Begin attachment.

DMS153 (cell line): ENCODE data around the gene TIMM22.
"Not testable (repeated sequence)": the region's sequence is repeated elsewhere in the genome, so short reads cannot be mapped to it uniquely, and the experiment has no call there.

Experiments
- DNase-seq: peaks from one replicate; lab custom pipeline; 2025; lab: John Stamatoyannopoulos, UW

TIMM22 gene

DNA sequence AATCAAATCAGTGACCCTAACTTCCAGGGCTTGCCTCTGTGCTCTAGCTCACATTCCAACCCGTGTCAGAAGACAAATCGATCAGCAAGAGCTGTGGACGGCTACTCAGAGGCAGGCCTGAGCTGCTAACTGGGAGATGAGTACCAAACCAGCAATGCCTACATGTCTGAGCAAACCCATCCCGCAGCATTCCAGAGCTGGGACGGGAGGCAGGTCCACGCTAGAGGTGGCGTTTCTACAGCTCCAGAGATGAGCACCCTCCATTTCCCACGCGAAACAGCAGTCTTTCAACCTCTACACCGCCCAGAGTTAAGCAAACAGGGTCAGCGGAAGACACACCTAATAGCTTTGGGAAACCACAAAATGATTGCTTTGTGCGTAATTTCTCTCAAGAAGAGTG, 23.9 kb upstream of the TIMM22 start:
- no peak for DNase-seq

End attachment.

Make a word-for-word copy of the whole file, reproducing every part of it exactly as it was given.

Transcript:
DMS153 (cell line): ENCODE data around the gene TIMM22.
"Not testable (repeated sequence)": the region's sequence is repeated elsewhere in the genome, so short reads cannot be mapped to it uniquely, and the experiment has no call there.

Experiments
- DNase-seq: peaks from one replicate; lab custom pipeline; 2025; lab: John Stamatoyannopoulos, UW

TIMM22 gene

DNA sequence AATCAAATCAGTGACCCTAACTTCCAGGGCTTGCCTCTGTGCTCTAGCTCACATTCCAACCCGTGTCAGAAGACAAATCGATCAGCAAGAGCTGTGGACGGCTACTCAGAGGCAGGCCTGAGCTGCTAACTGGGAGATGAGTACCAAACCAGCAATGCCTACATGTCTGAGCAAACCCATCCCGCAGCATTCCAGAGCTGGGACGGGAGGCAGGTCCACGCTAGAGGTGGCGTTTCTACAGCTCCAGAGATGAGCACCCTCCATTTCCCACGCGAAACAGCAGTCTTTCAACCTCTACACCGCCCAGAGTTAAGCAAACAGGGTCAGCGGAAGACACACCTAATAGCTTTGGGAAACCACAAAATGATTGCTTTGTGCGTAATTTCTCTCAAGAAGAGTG, 23.9 kb upstream of the TIMM22 start:
- no peak for DNase-seq